Q Staff have approached their boss and asked him to provide them with a fridge, so they can bring packed lunches in. Is he forced to agree?

A Even in the absence of specific legislation, there are some pretty good reasons to consider having a staff fridge. Hot temperatures will mean staff are at greater risk of going down with food poisoning if items haven’t been stored properly, especially if your workplace doesn’t have air conditioning.

But there are also other situations where the duty to provide a fridge is mandatory. For example, a diabetic member of staff may need insulin, which often required refrigeration. Alternatively, an employee may have a health condition that requires a special diet for example, coeliac disease, where many food items need to be kept cool. These could both amount to disabilities under the Disability Discrimination Act 1995. This means that you will have a legal duty to consider whether any "reasonable adjustments" are necessary; providing a fridge could be one that you must make.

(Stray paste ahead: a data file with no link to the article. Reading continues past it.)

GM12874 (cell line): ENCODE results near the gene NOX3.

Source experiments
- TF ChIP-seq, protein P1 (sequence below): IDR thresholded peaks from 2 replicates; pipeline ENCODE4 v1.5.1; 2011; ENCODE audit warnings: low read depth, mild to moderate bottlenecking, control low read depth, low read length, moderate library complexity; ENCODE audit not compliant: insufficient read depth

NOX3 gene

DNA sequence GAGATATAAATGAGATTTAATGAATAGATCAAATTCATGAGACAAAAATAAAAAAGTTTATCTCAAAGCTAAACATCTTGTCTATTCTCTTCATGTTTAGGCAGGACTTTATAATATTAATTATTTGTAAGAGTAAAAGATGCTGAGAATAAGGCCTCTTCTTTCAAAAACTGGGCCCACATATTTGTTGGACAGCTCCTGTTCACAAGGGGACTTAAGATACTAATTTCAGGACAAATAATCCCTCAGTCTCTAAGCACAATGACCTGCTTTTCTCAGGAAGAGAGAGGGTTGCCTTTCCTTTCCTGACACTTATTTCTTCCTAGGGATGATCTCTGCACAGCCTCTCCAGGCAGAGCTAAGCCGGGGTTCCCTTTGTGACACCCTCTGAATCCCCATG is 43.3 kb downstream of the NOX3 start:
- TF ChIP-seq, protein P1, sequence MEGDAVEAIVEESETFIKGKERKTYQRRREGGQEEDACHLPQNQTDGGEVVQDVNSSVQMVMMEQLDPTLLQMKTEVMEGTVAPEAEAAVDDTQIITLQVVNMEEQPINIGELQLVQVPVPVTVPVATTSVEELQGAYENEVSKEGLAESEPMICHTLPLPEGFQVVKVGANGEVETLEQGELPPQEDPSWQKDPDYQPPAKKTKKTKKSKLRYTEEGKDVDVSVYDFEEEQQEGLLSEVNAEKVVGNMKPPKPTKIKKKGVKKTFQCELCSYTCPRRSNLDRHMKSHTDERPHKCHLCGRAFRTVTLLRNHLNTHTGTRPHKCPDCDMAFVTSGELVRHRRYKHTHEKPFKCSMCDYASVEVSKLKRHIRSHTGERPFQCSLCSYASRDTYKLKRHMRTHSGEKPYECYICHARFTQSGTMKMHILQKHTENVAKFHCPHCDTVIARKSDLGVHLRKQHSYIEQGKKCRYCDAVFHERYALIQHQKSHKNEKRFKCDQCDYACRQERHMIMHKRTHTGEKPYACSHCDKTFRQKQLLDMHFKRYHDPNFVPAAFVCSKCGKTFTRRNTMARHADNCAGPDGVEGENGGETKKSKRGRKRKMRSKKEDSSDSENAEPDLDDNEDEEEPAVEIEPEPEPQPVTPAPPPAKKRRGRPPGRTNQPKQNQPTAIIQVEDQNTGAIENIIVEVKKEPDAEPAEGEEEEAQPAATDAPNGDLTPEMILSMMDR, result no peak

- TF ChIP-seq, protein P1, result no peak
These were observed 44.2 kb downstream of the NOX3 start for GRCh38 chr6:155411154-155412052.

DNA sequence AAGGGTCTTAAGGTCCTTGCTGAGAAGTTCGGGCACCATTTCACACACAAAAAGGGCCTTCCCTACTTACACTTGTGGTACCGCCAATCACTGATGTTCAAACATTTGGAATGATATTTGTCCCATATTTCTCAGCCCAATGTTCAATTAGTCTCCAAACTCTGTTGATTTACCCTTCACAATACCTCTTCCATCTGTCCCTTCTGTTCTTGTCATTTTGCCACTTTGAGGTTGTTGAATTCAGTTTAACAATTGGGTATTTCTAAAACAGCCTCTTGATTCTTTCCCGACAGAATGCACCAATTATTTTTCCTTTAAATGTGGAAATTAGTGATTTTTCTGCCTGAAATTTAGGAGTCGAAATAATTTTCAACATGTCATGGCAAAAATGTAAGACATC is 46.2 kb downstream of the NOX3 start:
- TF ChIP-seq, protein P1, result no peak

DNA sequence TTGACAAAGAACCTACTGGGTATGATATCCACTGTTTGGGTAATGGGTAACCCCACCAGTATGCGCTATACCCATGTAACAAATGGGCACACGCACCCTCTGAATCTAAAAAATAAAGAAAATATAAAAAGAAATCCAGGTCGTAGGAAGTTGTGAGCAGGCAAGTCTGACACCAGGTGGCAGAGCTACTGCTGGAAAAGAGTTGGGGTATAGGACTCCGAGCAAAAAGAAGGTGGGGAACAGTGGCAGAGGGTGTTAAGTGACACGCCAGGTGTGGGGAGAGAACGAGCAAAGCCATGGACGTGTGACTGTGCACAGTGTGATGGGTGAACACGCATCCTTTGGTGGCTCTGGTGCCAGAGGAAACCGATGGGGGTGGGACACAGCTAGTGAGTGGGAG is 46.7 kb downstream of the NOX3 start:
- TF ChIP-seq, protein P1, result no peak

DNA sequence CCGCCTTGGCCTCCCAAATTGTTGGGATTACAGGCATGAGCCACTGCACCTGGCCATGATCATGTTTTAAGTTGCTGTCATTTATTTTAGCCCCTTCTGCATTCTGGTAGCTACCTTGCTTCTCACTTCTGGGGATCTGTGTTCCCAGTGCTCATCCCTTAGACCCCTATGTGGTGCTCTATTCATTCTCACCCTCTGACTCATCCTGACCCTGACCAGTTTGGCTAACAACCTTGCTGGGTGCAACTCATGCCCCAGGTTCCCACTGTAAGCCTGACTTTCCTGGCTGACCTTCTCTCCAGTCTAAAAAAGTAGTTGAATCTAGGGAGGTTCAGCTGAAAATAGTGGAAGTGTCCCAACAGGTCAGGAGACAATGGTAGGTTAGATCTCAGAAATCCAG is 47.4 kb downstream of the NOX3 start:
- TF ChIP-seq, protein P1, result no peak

So while you are only duty-bound to provide a fridge in limited circumstances, research shows that staff who bring in food are less likely to take time away from their desks they won’t be popping out around the shops when they nip out for a sandwich!

If you do provide a fridge, set some hygiene ground rules for example, removing unwanted and out-of-date food and sharing the space fairly with colleagues. Even if your business isn’t subject to food hygiene legislation, you still have a common law duty of care. So include the fridge in the general cleaning rota and check its temperature periodically the correct range is 1-4°C.